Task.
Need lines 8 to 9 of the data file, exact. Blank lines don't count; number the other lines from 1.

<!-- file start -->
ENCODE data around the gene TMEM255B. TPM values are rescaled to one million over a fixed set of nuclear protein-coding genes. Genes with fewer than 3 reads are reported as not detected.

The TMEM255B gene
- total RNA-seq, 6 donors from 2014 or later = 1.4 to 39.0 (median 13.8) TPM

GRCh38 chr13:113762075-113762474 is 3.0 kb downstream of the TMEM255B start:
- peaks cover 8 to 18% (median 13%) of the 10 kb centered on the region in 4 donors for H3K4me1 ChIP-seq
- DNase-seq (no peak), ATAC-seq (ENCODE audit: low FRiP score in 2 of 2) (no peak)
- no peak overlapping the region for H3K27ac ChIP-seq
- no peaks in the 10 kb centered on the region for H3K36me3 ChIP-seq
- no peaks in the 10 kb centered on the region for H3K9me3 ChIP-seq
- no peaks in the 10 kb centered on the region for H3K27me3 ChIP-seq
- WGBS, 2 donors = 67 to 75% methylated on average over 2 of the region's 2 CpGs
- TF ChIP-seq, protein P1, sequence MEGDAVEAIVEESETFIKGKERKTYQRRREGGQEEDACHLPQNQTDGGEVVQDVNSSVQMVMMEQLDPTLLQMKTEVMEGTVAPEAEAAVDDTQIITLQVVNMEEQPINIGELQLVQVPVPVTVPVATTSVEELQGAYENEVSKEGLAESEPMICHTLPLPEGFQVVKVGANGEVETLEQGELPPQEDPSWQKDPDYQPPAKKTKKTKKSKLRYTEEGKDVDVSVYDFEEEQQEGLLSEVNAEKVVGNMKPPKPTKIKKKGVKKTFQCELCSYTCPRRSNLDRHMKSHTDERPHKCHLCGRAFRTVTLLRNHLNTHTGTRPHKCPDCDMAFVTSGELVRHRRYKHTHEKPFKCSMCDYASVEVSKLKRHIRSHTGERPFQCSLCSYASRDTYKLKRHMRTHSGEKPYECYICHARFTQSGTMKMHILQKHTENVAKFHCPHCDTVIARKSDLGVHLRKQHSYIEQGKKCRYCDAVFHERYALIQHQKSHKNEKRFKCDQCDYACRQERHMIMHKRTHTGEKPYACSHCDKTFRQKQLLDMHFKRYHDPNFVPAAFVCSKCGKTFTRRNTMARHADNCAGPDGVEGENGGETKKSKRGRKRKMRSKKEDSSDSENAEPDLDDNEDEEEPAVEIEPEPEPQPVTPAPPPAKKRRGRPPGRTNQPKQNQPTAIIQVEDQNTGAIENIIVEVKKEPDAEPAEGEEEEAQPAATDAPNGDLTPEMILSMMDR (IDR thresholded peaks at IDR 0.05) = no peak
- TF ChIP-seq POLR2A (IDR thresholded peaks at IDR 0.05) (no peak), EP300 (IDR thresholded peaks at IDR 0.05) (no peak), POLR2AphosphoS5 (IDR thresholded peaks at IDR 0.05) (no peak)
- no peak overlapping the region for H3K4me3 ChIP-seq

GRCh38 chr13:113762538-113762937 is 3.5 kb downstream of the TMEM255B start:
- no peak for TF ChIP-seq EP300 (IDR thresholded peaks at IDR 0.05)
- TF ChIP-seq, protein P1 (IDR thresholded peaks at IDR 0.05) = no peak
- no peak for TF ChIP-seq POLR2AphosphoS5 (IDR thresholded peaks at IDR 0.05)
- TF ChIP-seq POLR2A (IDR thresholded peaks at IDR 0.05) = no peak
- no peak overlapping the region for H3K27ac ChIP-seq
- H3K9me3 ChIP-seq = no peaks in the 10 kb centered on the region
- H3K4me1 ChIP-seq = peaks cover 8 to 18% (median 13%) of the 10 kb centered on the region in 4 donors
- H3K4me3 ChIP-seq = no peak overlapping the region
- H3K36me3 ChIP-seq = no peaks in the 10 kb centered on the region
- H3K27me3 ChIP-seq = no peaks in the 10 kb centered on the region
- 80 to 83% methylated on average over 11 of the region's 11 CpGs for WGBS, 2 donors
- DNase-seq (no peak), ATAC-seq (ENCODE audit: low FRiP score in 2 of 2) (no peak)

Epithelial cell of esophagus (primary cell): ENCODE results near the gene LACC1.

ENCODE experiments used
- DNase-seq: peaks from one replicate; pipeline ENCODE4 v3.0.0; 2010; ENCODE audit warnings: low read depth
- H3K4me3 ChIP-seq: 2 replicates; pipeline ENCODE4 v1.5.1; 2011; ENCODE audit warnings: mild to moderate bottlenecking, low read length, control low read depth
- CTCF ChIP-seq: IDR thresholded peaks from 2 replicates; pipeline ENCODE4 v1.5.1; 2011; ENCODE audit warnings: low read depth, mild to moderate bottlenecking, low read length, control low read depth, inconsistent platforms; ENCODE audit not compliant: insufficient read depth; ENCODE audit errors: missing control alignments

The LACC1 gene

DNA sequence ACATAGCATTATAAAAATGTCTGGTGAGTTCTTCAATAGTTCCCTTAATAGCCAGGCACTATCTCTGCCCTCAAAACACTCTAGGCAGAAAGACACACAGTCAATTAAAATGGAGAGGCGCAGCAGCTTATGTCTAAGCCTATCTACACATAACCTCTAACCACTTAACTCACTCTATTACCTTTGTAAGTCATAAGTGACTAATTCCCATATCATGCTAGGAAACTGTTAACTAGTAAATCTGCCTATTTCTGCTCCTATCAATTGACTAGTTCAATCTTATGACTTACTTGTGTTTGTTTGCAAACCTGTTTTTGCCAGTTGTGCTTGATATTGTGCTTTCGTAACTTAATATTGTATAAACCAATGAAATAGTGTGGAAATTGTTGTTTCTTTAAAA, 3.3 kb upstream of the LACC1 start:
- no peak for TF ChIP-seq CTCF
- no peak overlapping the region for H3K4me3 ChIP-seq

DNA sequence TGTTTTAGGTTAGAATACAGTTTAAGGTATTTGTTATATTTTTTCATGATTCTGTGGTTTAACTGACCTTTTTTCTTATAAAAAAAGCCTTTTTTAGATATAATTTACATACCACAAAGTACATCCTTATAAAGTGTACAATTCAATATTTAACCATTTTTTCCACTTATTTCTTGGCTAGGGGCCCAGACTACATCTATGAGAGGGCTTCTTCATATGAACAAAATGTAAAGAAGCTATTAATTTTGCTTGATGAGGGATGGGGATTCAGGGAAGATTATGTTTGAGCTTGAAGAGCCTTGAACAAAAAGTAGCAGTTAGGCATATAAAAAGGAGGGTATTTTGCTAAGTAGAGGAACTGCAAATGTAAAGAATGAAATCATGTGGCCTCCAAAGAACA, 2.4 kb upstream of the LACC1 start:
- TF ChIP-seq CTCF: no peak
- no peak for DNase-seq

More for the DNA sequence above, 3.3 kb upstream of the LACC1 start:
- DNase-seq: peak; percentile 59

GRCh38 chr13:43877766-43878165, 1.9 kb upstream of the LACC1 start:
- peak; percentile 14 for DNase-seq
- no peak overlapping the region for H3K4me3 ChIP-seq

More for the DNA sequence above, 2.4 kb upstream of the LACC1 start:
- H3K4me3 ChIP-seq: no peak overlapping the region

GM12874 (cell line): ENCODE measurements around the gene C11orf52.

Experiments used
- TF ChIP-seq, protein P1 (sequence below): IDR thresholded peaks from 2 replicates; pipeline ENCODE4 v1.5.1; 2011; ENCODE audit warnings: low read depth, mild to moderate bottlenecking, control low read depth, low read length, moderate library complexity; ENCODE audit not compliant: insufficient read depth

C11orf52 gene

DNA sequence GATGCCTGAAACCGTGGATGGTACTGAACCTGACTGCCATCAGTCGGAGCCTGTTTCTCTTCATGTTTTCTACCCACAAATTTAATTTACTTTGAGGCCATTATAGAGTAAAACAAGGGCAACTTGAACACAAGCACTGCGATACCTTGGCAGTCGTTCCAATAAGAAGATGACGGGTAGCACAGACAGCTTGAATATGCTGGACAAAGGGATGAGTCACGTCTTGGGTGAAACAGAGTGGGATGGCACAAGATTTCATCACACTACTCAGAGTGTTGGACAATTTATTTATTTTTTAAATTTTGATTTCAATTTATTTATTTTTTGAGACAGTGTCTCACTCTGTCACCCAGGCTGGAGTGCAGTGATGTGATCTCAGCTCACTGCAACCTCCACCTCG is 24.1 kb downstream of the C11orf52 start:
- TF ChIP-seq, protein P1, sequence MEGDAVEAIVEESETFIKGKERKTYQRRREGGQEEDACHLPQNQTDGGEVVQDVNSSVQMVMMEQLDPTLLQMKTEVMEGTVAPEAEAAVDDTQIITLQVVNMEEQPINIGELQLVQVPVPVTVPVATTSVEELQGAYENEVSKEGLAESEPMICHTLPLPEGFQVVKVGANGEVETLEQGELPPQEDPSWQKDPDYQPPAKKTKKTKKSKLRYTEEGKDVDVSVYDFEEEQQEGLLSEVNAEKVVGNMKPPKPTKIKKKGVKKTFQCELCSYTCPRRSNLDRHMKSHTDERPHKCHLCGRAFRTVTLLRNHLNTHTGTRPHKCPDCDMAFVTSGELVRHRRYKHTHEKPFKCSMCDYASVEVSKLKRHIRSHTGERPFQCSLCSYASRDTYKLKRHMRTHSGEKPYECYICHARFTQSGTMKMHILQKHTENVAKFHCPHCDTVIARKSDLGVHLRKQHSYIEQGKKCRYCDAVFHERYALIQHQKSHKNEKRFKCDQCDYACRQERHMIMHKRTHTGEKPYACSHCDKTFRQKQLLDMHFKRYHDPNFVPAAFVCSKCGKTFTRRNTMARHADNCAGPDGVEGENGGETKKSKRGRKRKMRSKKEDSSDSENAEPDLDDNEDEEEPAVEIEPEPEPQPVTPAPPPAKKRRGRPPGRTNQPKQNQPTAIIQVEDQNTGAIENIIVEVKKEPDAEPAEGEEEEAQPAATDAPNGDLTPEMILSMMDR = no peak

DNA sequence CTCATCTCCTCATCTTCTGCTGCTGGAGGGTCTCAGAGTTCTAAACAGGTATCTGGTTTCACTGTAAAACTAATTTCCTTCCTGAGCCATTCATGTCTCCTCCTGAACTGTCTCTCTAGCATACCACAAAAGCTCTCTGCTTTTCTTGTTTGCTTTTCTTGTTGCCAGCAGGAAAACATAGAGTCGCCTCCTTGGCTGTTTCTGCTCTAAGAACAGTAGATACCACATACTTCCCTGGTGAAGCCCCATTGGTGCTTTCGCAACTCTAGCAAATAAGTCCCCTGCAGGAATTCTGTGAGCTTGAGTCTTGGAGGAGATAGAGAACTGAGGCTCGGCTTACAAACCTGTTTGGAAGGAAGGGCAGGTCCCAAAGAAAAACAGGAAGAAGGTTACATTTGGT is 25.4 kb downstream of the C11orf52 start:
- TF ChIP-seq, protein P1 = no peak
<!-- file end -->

- no peaks in the 10 kb centered on the region for H3K36me3 ChIP-seq
- no peaks in the 10 kb centered on the region for H3K9me3 ChIP-seq